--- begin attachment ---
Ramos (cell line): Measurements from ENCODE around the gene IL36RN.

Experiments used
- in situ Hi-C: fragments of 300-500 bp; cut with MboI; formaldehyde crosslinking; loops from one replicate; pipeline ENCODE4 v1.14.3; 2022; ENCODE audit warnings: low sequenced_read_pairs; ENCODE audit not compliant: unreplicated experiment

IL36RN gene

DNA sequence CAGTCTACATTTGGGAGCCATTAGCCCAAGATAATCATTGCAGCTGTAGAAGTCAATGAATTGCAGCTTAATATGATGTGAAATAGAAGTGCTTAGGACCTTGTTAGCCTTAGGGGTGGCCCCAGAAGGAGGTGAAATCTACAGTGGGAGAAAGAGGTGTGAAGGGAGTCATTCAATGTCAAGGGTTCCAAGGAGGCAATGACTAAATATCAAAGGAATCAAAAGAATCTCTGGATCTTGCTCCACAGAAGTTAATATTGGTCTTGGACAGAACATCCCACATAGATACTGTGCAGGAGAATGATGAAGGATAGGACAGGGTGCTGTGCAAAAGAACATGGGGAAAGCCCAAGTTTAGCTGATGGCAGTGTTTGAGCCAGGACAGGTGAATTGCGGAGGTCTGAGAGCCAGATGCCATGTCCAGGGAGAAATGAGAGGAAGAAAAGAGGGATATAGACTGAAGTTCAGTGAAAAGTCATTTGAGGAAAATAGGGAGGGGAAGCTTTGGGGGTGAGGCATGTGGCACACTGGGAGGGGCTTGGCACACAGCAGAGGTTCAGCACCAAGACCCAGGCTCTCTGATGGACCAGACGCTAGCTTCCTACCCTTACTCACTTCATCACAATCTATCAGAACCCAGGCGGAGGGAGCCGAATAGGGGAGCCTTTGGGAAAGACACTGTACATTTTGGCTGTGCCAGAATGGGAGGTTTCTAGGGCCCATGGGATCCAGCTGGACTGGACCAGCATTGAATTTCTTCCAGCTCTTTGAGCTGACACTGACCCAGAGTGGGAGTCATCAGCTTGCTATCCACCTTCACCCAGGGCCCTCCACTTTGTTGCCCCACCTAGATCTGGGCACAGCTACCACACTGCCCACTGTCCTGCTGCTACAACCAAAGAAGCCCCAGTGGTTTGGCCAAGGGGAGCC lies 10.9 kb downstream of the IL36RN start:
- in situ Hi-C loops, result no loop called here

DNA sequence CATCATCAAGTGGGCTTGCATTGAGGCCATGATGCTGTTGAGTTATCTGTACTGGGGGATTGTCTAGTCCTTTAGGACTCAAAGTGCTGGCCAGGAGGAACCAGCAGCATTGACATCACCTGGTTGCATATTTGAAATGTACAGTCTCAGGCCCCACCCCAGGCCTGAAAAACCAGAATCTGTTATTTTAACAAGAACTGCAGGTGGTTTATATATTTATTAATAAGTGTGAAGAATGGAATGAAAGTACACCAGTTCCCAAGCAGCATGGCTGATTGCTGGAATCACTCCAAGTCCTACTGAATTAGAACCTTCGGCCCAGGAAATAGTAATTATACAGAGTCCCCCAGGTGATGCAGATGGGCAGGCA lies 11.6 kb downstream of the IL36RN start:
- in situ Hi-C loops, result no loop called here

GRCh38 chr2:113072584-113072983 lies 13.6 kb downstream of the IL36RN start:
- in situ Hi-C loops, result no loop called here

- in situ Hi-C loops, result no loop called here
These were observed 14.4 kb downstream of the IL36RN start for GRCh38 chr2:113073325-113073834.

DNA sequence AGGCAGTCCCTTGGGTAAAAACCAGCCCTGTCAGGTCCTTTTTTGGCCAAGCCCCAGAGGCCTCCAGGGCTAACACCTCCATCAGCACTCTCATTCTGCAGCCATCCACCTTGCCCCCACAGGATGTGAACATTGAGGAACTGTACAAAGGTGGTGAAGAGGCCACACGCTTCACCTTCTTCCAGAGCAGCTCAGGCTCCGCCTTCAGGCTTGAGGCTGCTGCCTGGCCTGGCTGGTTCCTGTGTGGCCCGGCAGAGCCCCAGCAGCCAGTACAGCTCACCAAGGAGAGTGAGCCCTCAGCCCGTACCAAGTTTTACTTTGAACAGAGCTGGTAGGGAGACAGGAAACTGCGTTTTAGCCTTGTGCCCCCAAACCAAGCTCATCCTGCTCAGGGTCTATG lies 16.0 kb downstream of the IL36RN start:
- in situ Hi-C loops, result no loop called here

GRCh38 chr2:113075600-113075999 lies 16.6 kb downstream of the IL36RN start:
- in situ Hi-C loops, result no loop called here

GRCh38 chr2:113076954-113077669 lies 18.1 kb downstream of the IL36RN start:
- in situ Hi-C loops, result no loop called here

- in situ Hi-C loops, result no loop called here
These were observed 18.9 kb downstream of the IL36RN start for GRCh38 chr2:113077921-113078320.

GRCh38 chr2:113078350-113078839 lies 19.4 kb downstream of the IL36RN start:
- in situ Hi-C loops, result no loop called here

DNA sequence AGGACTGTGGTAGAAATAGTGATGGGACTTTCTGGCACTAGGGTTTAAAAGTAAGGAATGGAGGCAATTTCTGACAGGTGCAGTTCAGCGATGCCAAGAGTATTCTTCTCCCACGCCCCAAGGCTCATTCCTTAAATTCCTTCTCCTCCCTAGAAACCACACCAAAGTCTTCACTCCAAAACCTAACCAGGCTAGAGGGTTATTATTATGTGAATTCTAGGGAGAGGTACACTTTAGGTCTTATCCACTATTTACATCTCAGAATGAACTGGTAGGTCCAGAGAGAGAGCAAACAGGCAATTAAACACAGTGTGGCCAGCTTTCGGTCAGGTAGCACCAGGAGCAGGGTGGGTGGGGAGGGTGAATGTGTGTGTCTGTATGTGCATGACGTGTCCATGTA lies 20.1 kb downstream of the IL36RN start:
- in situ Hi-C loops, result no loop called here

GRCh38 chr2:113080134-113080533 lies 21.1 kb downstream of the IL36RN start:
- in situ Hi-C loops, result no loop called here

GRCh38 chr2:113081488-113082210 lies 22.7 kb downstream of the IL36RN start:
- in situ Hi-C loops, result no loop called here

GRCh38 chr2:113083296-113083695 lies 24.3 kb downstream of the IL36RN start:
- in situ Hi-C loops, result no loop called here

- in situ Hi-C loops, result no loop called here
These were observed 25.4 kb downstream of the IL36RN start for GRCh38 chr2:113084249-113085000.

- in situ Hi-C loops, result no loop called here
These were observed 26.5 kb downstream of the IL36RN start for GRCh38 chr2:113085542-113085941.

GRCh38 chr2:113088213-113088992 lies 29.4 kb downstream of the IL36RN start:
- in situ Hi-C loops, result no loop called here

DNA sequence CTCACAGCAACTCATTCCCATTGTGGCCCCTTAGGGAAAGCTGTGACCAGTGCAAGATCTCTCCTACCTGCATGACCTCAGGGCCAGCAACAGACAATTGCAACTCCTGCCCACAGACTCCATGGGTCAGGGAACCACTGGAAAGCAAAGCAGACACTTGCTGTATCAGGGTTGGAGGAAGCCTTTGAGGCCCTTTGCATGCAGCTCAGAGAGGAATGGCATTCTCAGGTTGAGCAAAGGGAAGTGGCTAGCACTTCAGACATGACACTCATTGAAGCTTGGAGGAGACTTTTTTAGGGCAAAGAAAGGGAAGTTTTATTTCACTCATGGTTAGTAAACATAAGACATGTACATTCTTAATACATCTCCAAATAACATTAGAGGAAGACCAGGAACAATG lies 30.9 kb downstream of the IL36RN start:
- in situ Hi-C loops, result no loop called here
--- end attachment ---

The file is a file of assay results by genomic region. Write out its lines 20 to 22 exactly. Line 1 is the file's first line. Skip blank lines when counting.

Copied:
These were observed 18.9 kb downstream of the IL36RN start for GRCh38 chr2:113077921-113078320.

GRCh38 chr2:113078350-113078839 lies 19.4 kb downstream of the IL36RN start:
- in situ Hi-C loops, result no loop called here